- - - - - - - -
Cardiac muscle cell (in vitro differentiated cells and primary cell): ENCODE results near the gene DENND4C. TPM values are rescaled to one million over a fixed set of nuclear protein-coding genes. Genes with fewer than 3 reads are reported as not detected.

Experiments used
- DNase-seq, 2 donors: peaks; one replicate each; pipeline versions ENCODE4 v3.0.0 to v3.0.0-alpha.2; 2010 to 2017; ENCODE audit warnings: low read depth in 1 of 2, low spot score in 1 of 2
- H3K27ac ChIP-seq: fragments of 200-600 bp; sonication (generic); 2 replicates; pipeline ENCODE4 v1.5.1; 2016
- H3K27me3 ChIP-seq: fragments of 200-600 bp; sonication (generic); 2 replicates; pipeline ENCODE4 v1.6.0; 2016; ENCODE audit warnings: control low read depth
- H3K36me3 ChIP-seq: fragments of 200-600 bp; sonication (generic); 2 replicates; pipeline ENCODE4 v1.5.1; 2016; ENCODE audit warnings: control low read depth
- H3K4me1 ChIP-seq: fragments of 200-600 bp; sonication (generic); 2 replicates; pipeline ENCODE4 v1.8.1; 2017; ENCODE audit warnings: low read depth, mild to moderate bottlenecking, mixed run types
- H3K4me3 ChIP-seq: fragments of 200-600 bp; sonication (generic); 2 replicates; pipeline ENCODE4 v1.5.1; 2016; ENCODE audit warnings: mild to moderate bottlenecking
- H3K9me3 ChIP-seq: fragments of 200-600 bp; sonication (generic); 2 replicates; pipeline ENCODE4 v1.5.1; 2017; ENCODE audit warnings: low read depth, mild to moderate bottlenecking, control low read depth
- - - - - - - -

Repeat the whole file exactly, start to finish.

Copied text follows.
Cardiac muscle cell (in vitro differentiated cells and primary cell): ENCODE results near the gene DENND4C. TPM values are rescaled to one million over a fixed set of nuclear protein-coding genes. Genes with fewer than 3 reads are reported as not detected.

Experiments used
- DNase-seq, 2 donors: peaks; one replicate each; pipeline versions ENCODE4 v3.0.0 to v3.0.0-alpha.2; 2010 to 2017; ENCODE audit warnings: low read depth in 1 of 2, low spot score in 1 of 2
- H3K27ac ChIP-seq: fragments of 200-600 bp; sonication (generic); 2 replicates; pipeline ENCODE4 v1.5.1; 2016
- H3K27me3 ChIP-seq: fragments of 200-600 bp; sonication (generic); 2 replicates; pipeline ENCODE4 v1.6.0; 2016; ENCODE audit warnings: control low read depth
- H3K36me3 ChIP-seq: fragments of 200-600 bp; sonication (generic); 2 replicates; pipeline ENCODE4 v1.5.1; 2016; ENCODE audit warnings: control low read depth
- H3K4me1 ChIP-seq: fragments of 200-600 bp; sonication (generic); 2 replicates; pipeline ENCODE4 v1.8.1; 2017; ENCODE audit warnings: low read depth, mild to moderate bottlenecking, mixed run types
- H3K4me3 ChIP-seq: fragments of 200-600 bp; sonication (generic); 2 replicates; pipeline ENCODE4 v1.5.1; 2016; ENCODE audit warnings: mild to moderate bottlenecking
- H3K9me3 ChIP-seq: fragments of 200-600 bp; sonication (generic); 2 replicates; pipeline ENCODE4 v1.5.1; 2017; ENCODE audit warnings: low read depth, mild to moderate bottlenecking, control low read depth